The weather and scenery during the 25 mile bus ride here from Bozeman today was outstanding. Patches of blue sky, patches of dark clouds, patches of snow. I heard someone behind me saying how beautiful it was. Maybe his first visit, maybe his 100th--it remains just as stunning.

I discovered a website which shows all the Yellowstone webcams on one page and substituted that link at the bottom of the Yellowstone Sites list on the right. Check them out. Well, wait for daylight here in Mountain Time (a coworker thinks it's fun that I get to leave messages mentioning my working hours in Mountain Time). Maybe I'll wave to you on the Mammoth webcam sometime this winter. At the bottom of that page are links to many other National Park and wildlife cams.

Tomorrow's high temperature will be in the 20s early in the day, dropping into single digits by afternoon. Welcome to Yellowstone.

Sunday, November 27, 2011

Big Easy, Big Sky, Bit Pieces

I woke up whiny on my last morning in Duluth; I don’t wanna get on another bus. During the past few weeks, I’ve sometimes woken up in the middle of the night and been unsure both of what town I was in and where the bathroom was. But by the time I was leaving Minneapolis that night, I was eager to ride for the first time in the past six weeks of traveling.


I saw lots and lots of egrets in the waters as I approached New Orleans, and then a couple pelicans as I took a ferry ride across the Mississippi River. Hawks along the highway in Minnesota, and deer and hunters in Montana.


Many things conspired against my enjoyment of New Orleans this time. Of the six hotel rooms I lived in during these weeks, the one at the Frenchmen Hotel was by far the worst as well as the most expensive. The lighting was dim, the shower terrible, and the toilet iffy. The noise level was incredible but I expected that because of the proximity to clubs. The door, loose in its frame, was very difficult to lock which I suppose didn’t really matter because anyone could have come through the window which didn’t lock after they’d passed through the gate which had a defective lock. The excuses of being an old building carried no weight with me because I’ve stayed in equally old hotels in much better condition including in the French Quarter for a similar price. I checked to see if any of them were available for my full stay but they weren’t.


The weather was usually much too humid, except on the days when there was a chilly breeze. On the day I left, I decided to walk the mile or so to the train station. When I got there, I had to take off my soaked through t-shirt and put the one I’d worn the previous day back on.


The first couple times I walked around I was pretty aggressively panhandled which put me on the defensive for my short stay and kept me from fully enjoying conversations with the street people as I usually would. I did pick up a new nickname based on my shirts (as in “Hey, it’s Yellowstone, how ya doing?") and was asked while passing if anyone had told me I looked like Jerry (why yes, they have).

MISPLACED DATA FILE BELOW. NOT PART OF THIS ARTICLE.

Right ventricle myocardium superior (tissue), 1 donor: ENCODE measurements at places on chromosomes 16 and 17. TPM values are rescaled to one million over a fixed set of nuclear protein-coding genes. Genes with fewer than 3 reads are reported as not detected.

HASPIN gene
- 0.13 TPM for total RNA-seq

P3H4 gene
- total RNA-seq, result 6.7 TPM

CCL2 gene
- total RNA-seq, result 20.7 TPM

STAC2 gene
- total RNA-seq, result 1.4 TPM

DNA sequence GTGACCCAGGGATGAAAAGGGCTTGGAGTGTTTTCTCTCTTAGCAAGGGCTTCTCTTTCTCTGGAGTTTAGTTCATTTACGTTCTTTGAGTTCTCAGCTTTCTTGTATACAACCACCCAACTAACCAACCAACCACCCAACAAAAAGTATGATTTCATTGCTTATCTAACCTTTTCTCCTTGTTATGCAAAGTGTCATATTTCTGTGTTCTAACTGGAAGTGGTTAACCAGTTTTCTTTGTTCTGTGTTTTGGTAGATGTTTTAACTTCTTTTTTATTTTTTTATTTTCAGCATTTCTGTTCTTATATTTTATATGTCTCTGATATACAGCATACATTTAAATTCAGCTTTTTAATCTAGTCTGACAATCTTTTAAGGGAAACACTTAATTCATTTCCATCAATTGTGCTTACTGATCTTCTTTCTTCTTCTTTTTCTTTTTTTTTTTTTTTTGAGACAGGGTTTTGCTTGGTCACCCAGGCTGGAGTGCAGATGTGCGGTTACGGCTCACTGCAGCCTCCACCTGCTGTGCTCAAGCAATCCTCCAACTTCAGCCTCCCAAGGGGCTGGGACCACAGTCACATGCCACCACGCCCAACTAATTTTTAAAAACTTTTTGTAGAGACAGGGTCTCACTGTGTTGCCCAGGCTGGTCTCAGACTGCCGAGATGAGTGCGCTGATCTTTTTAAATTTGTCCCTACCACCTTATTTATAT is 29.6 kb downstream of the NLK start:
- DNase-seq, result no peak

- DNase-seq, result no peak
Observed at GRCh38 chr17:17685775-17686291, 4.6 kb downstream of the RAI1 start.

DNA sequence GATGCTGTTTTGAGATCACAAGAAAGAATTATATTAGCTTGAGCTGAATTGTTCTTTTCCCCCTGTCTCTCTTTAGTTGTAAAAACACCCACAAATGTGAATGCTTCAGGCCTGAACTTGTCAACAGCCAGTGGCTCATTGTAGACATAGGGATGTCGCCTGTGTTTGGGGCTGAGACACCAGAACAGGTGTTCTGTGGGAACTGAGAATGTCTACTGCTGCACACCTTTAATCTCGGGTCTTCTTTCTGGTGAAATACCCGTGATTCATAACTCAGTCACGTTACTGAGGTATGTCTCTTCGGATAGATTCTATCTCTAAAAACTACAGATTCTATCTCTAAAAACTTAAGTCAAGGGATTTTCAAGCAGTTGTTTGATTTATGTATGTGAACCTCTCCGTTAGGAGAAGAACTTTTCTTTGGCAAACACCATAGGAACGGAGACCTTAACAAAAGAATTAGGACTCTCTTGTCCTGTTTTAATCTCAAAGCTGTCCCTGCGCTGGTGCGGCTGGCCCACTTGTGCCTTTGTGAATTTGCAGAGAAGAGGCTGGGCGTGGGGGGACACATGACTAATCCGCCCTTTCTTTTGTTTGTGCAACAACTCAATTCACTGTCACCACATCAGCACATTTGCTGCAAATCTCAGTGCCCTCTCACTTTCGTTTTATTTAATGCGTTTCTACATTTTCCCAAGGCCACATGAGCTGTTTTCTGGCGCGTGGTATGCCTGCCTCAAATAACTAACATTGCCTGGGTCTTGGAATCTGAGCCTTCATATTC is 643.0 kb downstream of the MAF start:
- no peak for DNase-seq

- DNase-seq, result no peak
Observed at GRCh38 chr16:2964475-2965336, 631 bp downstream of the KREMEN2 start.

I got sick. Twice. Once from something I ate, a muffuletta I believe, and once from the weather changes. And though I knew it was an extreme longshot, I was disappointed that someone from Yellowstone didn’t appear at my door.


Despite all that, I enjoyed many parts of my stay. I would love to have dba as my neighborhood bar, a club with long lists of beer and single malt scotch, and great music. It was by far the best of the bars I visited, in part because the others were too small. Because of my sicknesses, I didn’t sample all the mixed drinks I planned to—no Monsoon, no Pimm’s Cup, no Sazerac—but based on a friend’s recommendation I did accompany an early lunch (gumbo and a garlic oyster po-boy at Liuzza’s by the Track—one of my favorite meals) with a fine Bloody Mary which sent me back out into the sun with a bit of a New Orleans stagger which made me feel like I fit right in. I didn’t go to the really fancy restaurants, but my best meal was catfish, shrimp creole, greens, and yams at The Praline Connection. I think every waitress in the city called me some variation of darlin’, honey, or sweetheart, and it comes across as real instead of designed to get a bigger tip.


The free ferry ride across the river was nice, and City Park is a lovely spot deserving more exploration than I gave it. Streetcar and bus rides gave nice looks at parts of the city which I hadn’t seen before. The city’s architecture is lovely, but the French Quarter felt more cramped than I remembered, which I’m sure is largely due to the wide open spaces where I now spend most of my time.